Growing hibiscus


Known also as rosella and often used in Australia for making jam, Hibiscus sabdariffa has many well-documented therapeutic powers


Apart from its usefulness for jam-making or prettying up a glass of bubbly, the main reason for growing Hibiscus sabdariffa is for its cardiovascular benefits. Let’s face it, you wouldn’t choose it for its rather plain-Jane looks — unlike its more beautiful ornamental cousins whose very appearance says tropical paradise.

Still, cardiovascular health is a very strong selling point. Many of us see a creeping rise in blood pressure and cholesterol levels as we age, but have no desire to go on medication. It’s far preferable to try to control these things naturally with diet and exercise.

It seems that a tisane (herbal tea) made from the calyces (sepals) of Hibiscus sabdariffa flowers can match the effectiveness of some blood-pressure medications, decreasing systolic pressure by as much as 11 per cent. Note that the studies demonstrating this effect have been on subjects with mild or pre-hypertension — not high enough to be on medication. Serious hypertension is another matter and definitely not something to try to manage on your own.
It’s not only scientific trials that offer positive assessments of the benefits of hibiscus tea, or sour tea as it’s also known due to its tart, cranberry-like flavour. It has been traditionally used to control blood pressure in many countries, from Africa and the Middle East to the Caribbean, Asia and the Philippines. It has a dizzying array of names to reflect this, including our own “rosella”, as well as nicknames like “drink of the gods” and “tisane of the pharaohs”.


Getting back to the scientific trials, studies on animals have consistently shown that consumption of an extract from this plant lowers blood pressure in a dose-dependent manner. Now studies on humans have shown similar results.
A 2009 study compared the antihypertensive effectiveness of hibiscus tea with that of black tea in 60 type 2 diabetic people with mild hypertension. It was found that the hibiscus tea was as effective at lowering blood pressure as the commonly used medication captopril — but with no side-effects.

Similarly, a 2010 randomised, double-blind, placebo-controlled trial involved 65 pre- and mildly hypertensive adults not on medication, who were allocated either three cups of hibiscus tea daily or placebo for six weeks. The results showed that the tea significantly lowered both systolic and diastolic blood pressure.


More than half the studies of the plant’s effect on lipid profiles have shown that the tea lowers total cholesterol, LDL (“bad”) cholesterol and triglycerides, while increasing HDL (“good”) cholesterol.
Scientists have looked at a number of mechanisms to explain these effects, including its kidney-protective effects, its mild diuretic action without impacting on electrolyte levels and its tendency to reduce sodium concentrations without affecting potassium levels.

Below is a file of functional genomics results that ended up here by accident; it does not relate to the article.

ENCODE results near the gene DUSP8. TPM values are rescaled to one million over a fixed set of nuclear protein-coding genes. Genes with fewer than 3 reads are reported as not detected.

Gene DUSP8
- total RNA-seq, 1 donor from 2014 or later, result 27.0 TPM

Perhaps the most important factor is the antioxidant effects of the anthocyanins and the organic acids, including citric, malic and tartaric, which give it its sour taste. It also contains acidic polysaccharides and flavonoid glycosides that give it its characteristic deep-red colour.

The important rider to this is if you want to enjoy its therapeutic effects you need to consume it every day. Some of the studies mentioned showed that when participants stopped drinking the tea for just three days, their blood pressure began to creep upward — systolic pressure by 7.9 per cent and diastolic by 5.6 per cent.

Once you develop a taste for this delicious tea — made even more flavoursome by the addition of fresh ginger and a piece of cinnamon stick — you’ll find drinking it daily no hardship. While it is an ingredient in some herbal teas, most notably Red Zinger, often along with rosehips, pure hibiscus tea is very expensive to buy, so it’s well worth growing your own.



A West African native, Hibiscus sabdariffa is widely naturalised in northern Australia, including southeast Queensland — so much so that it’s regarded as an environmental weed in WA and NT. It likes warm climates and rich, well-drained soils. A perennial that’s usually grown as an annual (the first crop is its best), it can reach 1.5–2m in height but will need plenty of water and full sun for most of the day.

The plant needs a long growing season to crop — at least five months — so plant in spring when the soil is starting to warm up; late spring in southern areas; and early spring in tropical regions. The seed can be sown direct if the soil is warm enough, or plant out seedlings when they have four or five leaves.

Cover seed with 12mm of soil and plant 50cm apart. Use a pinch of fertiliser when planting in the ground and water in with a Seasol solution or similar. Three or four plants should give a good crop of calyces for tea-making.
During summer, the plant produces dark-red-centred yellow or white flowers that turn pink over the day, followed by red fruit. The papery flower petals give way to a fleshy, bright red calyx (sepal) encasing the seed pod. This is the part we harvest, about 10 days after flowering, when red and fleshy. If left too long it will go dry and brown.

The plant has few problems though it can be attacked by hibiscus beetle and metallic flea beetle. Control with a soap spray.

Originally in Good Organic Gardening, Volume 5, No. 4